RP2040 - System Clocks - Bare Metal Programming - BMA05 - ndbatteries.com

RP2040 – System Clocks – Bare Metal Programming – BMA05

Life with David
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RP2040 – System Clocks – Bare Metal Programming – BMA05

Join David as he dives into the bare metal programming aspects for setting up the clocks for the RP2040. He looks at the ring oscillator, the crystal oscillator, phase locked loops, and utilizing external clocks. He also demonstrate how to output a clock from the RP2040 for use in other circuits.

Resources for this Chapter::

Demonstration files for this video:

Link to “Bare Metal Adventures, Chapter 01”:

Link to “Bare Metal Adventures, Chapter 04”:

Cortex-M0+ Generic User Guide:

ARMv6-M Architecture Reference Manual:

RP2040 Datasheet:

Getting Started with the Raspberry Pi Pico:

Emulator

ARM Assembly Language Tutorial:

00:00 – Introduction
00:51 – RP2040 Clock overview
01:31 – Ring Oscillator
02:20 – Demo 1: Ring Oscillator right after boot
03:34 – Demo 2: Ring Oscillator increased speed
06:11 – Demo 3: Ring Oscillator increased stage power
07:37 – Demo 4: Crystal Oscillator at base speed of 12 MHz
14:13 – Demo 4A: Outputting the reference clock to GPIO
15:45 – Demo 5: PLL at 125 MHz
18:45 – Demo 6: Using external clocks
21:27 – Closing

Music:
(Pinnacle 25 royalty-free music):
Pulsing Dance
House Fever
Reaction Time
City Night Groove

Clip credit:
Start Trek II: The Wrath of Kahn
Paramount Pictures
1982

10 Comments

  1. These videos are absolutely brilliant!! Thank you. I hope I can contribute something to the collective expertise around here some time. …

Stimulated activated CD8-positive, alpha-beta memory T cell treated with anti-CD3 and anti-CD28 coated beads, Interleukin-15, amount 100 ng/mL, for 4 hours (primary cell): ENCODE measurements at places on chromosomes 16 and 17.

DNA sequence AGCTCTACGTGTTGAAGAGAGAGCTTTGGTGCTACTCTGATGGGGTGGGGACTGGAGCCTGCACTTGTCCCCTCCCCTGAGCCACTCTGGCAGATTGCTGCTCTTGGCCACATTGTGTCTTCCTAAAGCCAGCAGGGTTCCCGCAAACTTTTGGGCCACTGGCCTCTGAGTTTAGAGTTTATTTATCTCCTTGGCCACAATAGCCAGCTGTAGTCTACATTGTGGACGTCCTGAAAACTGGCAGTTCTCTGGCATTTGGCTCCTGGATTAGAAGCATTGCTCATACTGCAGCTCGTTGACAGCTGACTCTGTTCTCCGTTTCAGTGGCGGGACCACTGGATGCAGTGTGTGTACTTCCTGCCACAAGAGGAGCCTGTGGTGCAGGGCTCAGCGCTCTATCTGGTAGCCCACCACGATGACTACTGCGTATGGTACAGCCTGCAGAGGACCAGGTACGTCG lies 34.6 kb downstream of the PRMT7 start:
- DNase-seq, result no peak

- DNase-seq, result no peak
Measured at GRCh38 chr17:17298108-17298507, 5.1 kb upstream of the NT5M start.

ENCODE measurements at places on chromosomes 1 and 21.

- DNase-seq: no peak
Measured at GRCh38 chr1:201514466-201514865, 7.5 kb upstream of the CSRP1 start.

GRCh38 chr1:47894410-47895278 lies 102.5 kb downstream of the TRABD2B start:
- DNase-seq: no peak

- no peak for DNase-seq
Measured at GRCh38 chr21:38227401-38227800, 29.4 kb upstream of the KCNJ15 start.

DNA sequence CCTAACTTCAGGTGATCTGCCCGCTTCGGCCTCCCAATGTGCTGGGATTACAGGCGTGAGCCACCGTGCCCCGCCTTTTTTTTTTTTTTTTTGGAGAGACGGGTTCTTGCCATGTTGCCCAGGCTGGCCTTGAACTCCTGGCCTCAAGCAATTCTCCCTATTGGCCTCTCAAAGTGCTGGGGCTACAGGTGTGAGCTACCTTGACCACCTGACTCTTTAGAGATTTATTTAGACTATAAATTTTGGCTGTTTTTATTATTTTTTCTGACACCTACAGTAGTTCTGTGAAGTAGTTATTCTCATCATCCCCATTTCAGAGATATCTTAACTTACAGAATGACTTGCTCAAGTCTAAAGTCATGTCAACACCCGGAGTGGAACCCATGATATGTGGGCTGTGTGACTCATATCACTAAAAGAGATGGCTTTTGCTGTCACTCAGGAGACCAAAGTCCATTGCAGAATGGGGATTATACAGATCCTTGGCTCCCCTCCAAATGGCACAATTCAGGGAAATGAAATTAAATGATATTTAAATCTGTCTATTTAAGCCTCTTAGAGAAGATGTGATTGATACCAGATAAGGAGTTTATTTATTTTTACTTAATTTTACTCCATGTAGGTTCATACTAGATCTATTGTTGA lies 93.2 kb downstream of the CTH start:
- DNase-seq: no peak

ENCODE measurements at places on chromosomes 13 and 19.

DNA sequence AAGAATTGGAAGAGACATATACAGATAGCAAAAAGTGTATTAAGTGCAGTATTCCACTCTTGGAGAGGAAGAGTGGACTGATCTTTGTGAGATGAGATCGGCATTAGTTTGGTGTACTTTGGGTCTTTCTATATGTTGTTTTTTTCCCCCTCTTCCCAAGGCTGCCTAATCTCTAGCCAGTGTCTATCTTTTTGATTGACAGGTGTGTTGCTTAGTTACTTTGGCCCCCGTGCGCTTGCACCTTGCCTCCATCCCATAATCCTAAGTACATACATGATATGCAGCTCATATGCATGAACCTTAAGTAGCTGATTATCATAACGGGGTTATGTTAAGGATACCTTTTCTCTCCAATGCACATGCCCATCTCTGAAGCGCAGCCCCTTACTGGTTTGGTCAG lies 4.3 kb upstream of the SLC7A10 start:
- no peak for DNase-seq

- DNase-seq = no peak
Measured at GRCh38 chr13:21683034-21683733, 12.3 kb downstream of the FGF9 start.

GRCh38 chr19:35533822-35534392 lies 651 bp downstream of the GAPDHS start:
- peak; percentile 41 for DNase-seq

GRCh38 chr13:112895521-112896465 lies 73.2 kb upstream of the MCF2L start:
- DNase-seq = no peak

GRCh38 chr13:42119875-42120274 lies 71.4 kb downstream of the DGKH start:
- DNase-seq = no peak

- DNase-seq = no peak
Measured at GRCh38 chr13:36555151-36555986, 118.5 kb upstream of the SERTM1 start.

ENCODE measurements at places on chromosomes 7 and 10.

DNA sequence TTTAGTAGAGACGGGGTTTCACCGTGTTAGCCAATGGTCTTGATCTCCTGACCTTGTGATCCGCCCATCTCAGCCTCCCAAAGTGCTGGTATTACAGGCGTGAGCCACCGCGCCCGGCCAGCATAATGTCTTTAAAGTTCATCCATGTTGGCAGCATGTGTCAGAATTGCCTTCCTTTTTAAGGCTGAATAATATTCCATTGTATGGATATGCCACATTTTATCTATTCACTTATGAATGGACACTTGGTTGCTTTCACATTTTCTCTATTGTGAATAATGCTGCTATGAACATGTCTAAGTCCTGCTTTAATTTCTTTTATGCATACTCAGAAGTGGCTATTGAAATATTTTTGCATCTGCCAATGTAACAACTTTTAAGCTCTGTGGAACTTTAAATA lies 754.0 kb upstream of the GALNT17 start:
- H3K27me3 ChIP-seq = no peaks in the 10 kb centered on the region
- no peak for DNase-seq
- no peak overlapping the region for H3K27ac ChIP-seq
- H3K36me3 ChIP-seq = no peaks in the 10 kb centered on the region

2. Thank you very much – as i who comes from the ATSAM4S Assembly programming its quite a difference. But i´m somewhere stuck in terms of the XOSC, because the PLL dosn´t work as expected.Steps:- Resetting the PLL block at 0x4000f000 on Bit 12- Checking on 0x4000c008 if the Pll has been reset- put #125 on offse t0x40028008 and 0x62 shifted by 12 into 0x4002800c- put 0x21 into 0x40028004 (PLL power down)- wating for PLL lock 0x40028000 Bit 31=>never leaving I´m quite stuck. What could be the issue?Edit: My fault. I was using the PLL Powerdown Register 0x40028004 instead of the Atomic Register at 0x4002b000, because at first i didn´t see you´re providing the sourcecode (in the video description) – and as i couldn´t figure out where pll_sys_aclr refers to, i´ve used the Powerdown register 🙁 Is there a reference in the Handbook to those atomic registers? Thank you!Well, things were not that hard at times of the good ol´ 8051 and AVRs….compared to them, i´m still wondering why the ARM-Peripherals have to be so complicated to use and why each manufacturer has different structures regarding the peripherals…at least once again thanks for your work, which is a great help for a strict non-C++-Programmer! If i could recommand an additional channel to yours, consider to have a look at CuriousMarc. He does "bare metal" on hardware level 🙂

  3. Excellent work, David! There are quite a few moving parts to setting the clock, so I'm glad you were able to explain it.

  4. Just curious, where was the amusement park at the end of the presentation? Any place like Cedar Point?

  5. David, the PIO series was interesting. Please dive deeper, with more use cases.
    One implementation would be to read the rpm of a motor and use the reading as input to a PID. I can give you what I have done, it could be improved.

  6. I like the way you pronounce the hex number correctly. So many kids seem to be very lax with numbers , I hear thing like 'ten hex' or 'one thousand binary ' . Don't get me started on decimals…… 'one point hundred twenty ' arrrrggghh

  7. Very nice! Again, David is not just scratching the surface!

  8. Great, looking forward seen you add PIO support with Assembly.

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